Officials leading the Pentagon’s hypersonic weapon development affirmed Monday the department is on track for the first flight test later this year under the Conventional Prompt Strike program and said the department is beginning to explore cruise missile configurations for hypersonic weapon programs that would work in tandem with glide body prototyping efforts.
Mike White, assistant director for hypersonics, and Mark Lewis, director of defense research and engineering for modernization, told reporters the Pentagon also supports the Air Force’s decision to shelve the Hypersonic Conventional Strike Weapon (HCSW) prototype effort and consolidate its investment in hypersonics.
“We have accelerated our transition of capability based on hypersonic systems with the most recent budget cycle in FY ‘20 that we’re starting now,” White said. “We are still in the discovery and invention phase and the design phase in all of our systems right now. You learn through experimentation. The upcoming flight test is called ‘Flight Experiment Two.’ We’re still doing flight experiments prior to transitioning to weapon system prototype testing.”
Specific dates for the test of the Navy-developed hypersonic glide body remain classified, according to White, while adding the demonstration “later this year” will focus on the ability to “execute a mission consistent with future weapon application.”
Acting Navy Secretary Thomas Modly said in January the test for the glide body, which is being designed by the Navy and ultimately produced by the Army, will likely occur in the second quarter of FY ‘20 (Defense Daily, Jan. 31).
The Pentagon’s push to explore cruise missile options for hypersonic capabilities will build on the Defense Advanced Research Projects Agency and Air Force-led Hypersonic Air-breathing Weapon Concept (HAWC) program, according to White, as an option to find weapon configurations that could be more affordable and fit on a wider range of platforms.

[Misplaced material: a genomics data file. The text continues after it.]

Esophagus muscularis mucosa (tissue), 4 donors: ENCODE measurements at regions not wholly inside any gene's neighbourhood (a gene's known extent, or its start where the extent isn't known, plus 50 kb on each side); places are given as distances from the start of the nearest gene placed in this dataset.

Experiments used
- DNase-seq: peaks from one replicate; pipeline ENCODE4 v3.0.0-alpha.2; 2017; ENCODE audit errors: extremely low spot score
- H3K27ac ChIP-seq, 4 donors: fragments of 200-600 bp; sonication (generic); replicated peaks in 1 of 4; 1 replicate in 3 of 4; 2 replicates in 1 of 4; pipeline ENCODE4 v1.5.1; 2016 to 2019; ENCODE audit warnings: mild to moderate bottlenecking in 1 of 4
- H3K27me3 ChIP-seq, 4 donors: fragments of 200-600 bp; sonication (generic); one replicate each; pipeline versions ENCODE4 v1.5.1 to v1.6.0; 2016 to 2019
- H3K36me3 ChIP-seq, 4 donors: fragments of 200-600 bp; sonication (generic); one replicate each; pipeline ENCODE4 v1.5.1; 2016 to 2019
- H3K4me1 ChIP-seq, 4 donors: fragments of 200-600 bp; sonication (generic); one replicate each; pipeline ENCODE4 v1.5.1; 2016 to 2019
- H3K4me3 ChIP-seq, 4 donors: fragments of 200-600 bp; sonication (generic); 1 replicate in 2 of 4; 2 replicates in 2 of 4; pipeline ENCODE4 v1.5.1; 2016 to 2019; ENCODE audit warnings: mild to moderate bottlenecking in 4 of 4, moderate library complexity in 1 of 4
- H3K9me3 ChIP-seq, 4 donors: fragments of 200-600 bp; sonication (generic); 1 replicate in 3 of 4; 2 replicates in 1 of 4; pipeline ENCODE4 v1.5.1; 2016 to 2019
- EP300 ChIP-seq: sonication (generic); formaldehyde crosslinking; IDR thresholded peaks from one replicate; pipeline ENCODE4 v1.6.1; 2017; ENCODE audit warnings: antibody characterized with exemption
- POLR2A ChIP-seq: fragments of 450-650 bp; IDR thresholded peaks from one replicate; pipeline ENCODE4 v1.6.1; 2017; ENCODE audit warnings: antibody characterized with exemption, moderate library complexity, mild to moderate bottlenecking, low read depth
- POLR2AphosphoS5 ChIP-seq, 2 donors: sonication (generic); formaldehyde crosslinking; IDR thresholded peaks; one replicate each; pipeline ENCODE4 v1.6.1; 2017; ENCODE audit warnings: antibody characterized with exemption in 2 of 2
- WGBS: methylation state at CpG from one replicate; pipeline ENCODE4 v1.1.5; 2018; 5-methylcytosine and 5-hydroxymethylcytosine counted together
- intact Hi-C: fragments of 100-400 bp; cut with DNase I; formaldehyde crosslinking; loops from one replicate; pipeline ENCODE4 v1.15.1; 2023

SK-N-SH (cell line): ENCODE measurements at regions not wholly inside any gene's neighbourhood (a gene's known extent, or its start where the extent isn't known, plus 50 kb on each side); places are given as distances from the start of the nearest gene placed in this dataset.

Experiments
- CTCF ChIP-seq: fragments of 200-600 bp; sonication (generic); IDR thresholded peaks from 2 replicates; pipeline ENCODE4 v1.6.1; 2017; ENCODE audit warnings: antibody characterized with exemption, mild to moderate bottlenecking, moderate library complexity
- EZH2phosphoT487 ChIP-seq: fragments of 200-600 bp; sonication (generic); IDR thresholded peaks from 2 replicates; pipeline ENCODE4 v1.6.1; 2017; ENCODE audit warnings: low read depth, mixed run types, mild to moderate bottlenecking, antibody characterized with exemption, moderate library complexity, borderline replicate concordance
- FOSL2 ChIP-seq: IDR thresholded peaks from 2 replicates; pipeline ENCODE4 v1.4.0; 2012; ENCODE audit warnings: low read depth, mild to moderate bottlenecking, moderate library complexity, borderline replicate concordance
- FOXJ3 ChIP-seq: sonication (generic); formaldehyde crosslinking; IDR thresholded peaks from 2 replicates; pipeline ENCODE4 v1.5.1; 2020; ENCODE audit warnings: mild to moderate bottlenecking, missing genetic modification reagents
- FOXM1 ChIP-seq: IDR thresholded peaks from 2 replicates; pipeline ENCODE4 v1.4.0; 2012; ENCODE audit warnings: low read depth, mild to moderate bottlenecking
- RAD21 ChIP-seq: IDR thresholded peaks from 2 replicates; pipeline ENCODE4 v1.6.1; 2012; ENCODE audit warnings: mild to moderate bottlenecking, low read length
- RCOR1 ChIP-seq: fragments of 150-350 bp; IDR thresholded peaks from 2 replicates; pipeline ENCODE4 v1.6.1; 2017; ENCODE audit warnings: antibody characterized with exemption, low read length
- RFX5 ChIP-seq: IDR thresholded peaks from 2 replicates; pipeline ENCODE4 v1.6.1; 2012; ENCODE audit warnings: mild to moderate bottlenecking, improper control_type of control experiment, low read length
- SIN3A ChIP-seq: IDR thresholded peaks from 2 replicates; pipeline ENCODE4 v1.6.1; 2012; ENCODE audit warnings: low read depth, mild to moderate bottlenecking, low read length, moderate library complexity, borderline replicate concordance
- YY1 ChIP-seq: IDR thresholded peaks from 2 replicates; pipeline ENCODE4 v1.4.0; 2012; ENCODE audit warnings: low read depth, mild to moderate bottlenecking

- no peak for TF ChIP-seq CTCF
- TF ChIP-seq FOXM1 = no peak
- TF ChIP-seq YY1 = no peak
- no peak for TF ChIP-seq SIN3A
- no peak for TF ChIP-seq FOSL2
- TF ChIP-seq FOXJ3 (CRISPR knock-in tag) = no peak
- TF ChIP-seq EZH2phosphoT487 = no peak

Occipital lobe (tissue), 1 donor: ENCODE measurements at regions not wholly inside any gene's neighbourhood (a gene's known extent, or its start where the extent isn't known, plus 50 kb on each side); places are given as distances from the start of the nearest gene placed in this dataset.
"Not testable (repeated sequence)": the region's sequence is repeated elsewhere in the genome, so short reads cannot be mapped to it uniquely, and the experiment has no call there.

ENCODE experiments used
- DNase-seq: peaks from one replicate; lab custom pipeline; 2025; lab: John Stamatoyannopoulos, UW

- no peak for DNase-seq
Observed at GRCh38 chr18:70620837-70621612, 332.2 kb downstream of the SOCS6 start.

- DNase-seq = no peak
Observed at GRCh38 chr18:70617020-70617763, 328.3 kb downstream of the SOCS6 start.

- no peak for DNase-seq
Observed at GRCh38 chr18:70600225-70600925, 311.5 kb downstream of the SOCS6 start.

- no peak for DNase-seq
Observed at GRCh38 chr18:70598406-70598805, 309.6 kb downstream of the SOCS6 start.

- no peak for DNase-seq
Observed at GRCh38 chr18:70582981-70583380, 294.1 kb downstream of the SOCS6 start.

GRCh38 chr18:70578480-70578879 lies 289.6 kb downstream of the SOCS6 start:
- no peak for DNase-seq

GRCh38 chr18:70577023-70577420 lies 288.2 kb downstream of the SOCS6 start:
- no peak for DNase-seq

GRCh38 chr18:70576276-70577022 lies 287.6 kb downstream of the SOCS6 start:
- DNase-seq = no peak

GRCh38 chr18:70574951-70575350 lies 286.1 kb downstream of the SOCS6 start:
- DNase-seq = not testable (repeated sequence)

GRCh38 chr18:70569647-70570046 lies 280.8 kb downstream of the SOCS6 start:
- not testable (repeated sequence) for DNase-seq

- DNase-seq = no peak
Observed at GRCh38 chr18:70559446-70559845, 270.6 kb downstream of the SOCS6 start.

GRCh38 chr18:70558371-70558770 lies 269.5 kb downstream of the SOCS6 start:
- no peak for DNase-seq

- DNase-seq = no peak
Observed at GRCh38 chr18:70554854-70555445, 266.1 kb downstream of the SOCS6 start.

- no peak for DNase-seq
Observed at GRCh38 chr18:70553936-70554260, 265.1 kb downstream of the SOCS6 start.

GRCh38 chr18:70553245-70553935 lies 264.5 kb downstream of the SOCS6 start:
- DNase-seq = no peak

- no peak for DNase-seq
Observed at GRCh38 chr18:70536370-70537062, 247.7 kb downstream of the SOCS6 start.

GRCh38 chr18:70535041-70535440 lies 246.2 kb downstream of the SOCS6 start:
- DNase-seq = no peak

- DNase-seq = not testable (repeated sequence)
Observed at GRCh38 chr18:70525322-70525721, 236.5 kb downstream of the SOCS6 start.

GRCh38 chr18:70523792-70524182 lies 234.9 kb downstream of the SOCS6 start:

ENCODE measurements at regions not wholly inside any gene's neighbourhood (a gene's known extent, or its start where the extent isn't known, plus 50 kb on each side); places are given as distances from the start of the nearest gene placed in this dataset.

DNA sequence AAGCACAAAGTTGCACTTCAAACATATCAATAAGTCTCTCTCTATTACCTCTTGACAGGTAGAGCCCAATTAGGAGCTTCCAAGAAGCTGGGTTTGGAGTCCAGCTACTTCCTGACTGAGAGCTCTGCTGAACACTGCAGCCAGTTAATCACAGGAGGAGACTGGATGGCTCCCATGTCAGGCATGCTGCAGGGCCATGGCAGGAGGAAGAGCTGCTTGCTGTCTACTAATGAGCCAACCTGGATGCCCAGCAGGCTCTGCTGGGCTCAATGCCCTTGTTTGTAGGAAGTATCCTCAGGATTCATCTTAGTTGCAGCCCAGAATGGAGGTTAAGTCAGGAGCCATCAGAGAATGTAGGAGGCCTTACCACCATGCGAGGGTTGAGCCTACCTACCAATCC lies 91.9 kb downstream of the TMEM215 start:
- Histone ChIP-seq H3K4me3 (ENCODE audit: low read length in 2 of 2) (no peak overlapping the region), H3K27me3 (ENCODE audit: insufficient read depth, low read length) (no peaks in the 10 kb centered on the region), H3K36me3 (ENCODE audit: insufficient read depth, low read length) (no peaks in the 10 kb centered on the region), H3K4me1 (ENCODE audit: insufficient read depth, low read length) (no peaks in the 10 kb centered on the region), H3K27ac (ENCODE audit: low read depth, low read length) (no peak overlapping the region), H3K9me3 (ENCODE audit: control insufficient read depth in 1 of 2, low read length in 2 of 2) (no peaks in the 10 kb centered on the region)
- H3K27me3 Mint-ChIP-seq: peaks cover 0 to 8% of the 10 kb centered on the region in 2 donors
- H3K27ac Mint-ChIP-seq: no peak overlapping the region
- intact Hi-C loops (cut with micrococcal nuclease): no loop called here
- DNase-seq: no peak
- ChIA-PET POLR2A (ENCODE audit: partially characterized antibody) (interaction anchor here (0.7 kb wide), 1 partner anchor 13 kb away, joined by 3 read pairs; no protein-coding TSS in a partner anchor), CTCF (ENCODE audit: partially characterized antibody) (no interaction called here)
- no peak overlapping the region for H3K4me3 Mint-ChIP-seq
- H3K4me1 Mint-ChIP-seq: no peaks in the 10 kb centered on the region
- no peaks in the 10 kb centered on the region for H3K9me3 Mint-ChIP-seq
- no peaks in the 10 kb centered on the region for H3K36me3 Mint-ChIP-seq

“One of the big values that it brings to the table is the load out, and the ability to deliver weapons to the theater. Instead of having a small number of weapons on the bomber platforms, we can put large numbers on the bombers as well as the fourth and fifth-generation fighters,” White said.
Lewis told reporters that the hypersonic portfolio could include both boost gliders, which may offer greater range and trajectory advantages, alongside cruise missile configurations.
“At this point we really don’t want to see an ‘either/or.’ We actually want to see both technologies pursued because they both play well,” Lewis said.
White and Lewis also told reporters the Pentagon supports the Air Force’s decision to conclude HCSW prototype effort in its FY ‘21 budget request in order to focus on the Air-Launched Rapid Response Weapon (ARRW) program.
“The Air Force made a very aggressive ‘lean forward’ decision a couple years ago to not only put one hypersonic program in place, transitioning from the S&T world to a weapon prototype, but to realize that involved risk and to put a second one in place in case those risks were realized,” White said. “Both systems had been matured and we’re in the process of taking those systems up to Critical Design Review-level of development. And the Air Force made a difficult budget decision for FY ‘21 that basically said the envisioned, desired system is associated with ARRW and we need to place our bet now and we’ll wrap up HCSW and put it on the shelf.”
An Air Force official told reporters in February that while the HCSW program had been progressing well and met all developmental milestones, the ARRW effort was building a more unique glide body design. Lockheed Martin [LMT], which had been leading both efforts, said at the time the company is “very disappointed” funding was cut for HCSW (Defense Daily, Feb. 10).